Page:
Washington isn't the first state to see a complete turnover in its episcopate under Benedict XVI. States like Utah, Arkansas and Vermont, which contain only one diocese, have received new bishops under this pope.
The most substantial turnover by any one state has occurred in Michigan, where Pope Benedict has appointed a new bishop to head each of its seven dioceses:
- June 21, 2005 -- Bishop Walter Hurley is appointed to the Diocese of Grand Rapids
- December 13, 2005 -- Bishop James Garland of Marquette retires, succeeded by Bishop Alexander Sample
- February 27, 2008 -- Bishop Carl Mengeling of Lansing retires, succeeded by Bishop Earl Boyea
- January 5, 2009 -- Cardinal Adam Maida of Detroit retires, succeeded by Archbishop Allen Vigneron
- April 6, 2009 -- Bishop James Murray of Kalamazoo retires, succeeded by Bishop Paul Bradley
- May 20, 2009 -- Bishop Joseph Cistone is named bishop of Saginaw, succeeding Bishop Robert Carlson, who'd been named archbishop of St. Louis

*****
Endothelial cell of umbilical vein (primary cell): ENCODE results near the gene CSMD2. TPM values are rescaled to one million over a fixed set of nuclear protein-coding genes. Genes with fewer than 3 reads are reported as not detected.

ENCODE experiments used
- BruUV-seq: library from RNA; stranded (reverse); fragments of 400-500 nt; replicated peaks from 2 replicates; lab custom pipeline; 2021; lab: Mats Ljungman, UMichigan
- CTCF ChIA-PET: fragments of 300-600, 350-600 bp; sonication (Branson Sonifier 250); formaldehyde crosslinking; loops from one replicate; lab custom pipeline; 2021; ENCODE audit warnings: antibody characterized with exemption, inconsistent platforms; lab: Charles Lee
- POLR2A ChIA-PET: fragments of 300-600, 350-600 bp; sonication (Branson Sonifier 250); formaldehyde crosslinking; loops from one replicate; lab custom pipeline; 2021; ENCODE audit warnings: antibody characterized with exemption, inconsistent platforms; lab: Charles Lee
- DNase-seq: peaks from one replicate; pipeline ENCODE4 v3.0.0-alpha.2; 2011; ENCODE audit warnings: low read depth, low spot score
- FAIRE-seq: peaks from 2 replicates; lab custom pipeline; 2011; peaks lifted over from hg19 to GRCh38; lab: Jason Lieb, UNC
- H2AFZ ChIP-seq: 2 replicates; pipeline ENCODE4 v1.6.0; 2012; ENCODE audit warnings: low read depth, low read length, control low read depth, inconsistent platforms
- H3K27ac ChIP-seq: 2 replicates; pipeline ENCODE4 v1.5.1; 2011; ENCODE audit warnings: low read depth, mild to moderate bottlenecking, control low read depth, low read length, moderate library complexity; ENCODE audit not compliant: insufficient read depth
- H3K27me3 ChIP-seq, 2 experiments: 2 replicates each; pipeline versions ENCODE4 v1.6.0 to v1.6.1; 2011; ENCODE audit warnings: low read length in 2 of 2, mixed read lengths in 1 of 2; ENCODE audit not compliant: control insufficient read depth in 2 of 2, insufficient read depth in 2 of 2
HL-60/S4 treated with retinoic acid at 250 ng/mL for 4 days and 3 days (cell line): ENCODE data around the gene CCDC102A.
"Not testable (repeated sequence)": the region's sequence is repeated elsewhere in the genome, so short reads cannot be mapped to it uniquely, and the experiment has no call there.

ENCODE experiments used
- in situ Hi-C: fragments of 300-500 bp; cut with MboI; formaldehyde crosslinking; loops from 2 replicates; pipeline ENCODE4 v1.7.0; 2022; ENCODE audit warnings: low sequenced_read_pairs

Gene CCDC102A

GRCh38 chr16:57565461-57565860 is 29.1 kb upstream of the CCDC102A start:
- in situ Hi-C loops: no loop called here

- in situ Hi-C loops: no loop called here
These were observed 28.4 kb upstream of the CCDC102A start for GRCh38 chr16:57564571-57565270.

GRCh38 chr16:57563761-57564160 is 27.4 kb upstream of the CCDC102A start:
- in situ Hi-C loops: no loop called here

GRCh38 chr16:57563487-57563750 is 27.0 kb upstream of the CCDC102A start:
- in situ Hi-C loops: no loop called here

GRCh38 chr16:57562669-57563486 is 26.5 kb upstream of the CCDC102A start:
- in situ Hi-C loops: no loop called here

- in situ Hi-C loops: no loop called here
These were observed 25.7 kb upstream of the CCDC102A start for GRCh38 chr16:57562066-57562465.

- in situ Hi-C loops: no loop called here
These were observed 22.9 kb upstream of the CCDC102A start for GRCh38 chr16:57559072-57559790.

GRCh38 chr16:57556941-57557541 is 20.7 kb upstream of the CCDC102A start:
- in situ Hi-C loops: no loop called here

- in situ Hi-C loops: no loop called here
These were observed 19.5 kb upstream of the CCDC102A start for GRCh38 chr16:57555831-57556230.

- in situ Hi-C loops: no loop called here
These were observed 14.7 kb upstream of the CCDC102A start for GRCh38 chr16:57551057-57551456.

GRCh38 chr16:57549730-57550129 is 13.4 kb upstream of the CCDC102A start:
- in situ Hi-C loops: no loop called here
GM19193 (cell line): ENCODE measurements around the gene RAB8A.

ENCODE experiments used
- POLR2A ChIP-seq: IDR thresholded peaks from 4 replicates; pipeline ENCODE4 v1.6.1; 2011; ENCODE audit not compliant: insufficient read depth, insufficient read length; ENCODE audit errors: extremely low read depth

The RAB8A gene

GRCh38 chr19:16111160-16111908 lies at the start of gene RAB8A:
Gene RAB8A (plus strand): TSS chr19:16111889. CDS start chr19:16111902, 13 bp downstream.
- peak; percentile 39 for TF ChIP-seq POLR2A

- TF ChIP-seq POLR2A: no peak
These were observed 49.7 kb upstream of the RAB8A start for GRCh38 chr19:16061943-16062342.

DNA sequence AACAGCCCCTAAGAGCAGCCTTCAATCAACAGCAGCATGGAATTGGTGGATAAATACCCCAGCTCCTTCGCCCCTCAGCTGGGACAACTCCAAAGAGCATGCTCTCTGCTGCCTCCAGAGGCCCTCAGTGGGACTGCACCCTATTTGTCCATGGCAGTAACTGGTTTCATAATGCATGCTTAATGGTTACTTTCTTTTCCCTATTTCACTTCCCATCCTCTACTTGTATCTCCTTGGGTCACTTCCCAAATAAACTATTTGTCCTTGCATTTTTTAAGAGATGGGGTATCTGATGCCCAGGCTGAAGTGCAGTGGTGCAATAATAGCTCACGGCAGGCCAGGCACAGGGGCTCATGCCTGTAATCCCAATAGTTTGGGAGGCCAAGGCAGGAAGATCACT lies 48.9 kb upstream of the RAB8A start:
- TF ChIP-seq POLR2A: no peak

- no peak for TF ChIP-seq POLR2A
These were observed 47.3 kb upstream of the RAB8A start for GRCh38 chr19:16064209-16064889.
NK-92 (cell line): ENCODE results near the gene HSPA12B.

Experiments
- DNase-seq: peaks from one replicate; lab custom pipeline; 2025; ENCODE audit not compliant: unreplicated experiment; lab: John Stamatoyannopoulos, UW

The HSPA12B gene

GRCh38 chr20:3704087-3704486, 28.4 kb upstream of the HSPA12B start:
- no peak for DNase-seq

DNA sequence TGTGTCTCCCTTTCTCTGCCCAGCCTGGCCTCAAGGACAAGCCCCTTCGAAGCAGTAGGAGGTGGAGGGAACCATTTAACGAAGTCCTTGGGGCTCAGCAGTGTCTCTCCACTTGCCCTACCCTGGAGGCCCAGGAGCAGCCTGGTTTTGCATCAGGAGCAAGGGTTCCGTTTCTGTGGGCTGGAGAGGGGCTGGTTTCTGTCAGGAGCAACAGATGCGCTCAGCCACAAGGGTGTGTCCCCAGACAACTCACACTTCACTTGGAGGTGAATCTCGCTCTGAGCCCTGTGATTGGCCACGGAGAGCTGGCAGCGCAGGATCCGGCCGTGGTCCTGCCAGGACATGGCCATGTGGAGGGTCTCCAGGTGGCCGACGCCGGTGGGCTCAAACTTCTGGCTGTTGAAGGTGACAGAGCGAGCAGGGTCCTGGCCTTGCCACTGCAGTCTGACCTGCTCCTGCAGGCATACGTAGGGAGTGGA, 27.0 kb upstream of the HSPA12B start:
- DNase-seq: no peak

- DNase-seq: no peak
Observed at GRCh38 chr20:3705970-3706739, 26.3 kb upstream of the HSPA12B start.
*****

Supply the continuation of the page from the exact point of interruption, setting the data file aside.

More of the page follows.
- October 7, 2009 -- Bishop Patrick Cooney of Gaylord retires, succeeded by Bishop Bernard Hebda
This month brings the sixth anniversary of the pope's election -- a brief length of time for an institution that "thinks in centuries" -- yet of the 178 Latin rite dioceses and archdiocese in the U.S., 86, or 48 percent of them, are headed by bishops appointed by this pope. Take into account the five or so vacant dioceses awaiting new bishops, the eight U.S. bishops currently serving past the retirement age of 75, as well as one coadjutor bishop, and Pope Benedict is poised to jump well past the halfway point.
As bishops reach retirement age and others are transferred to replace retired bishops (and so on), the thread that runs consistently through this narrative is that the pope, assisted by the apostolic nuncio and the Congregation for Bishops in Rome, seeks to find the bishop who best meet the needs of a given diocese. What's impressive is that in six short years he's met the needs of so many.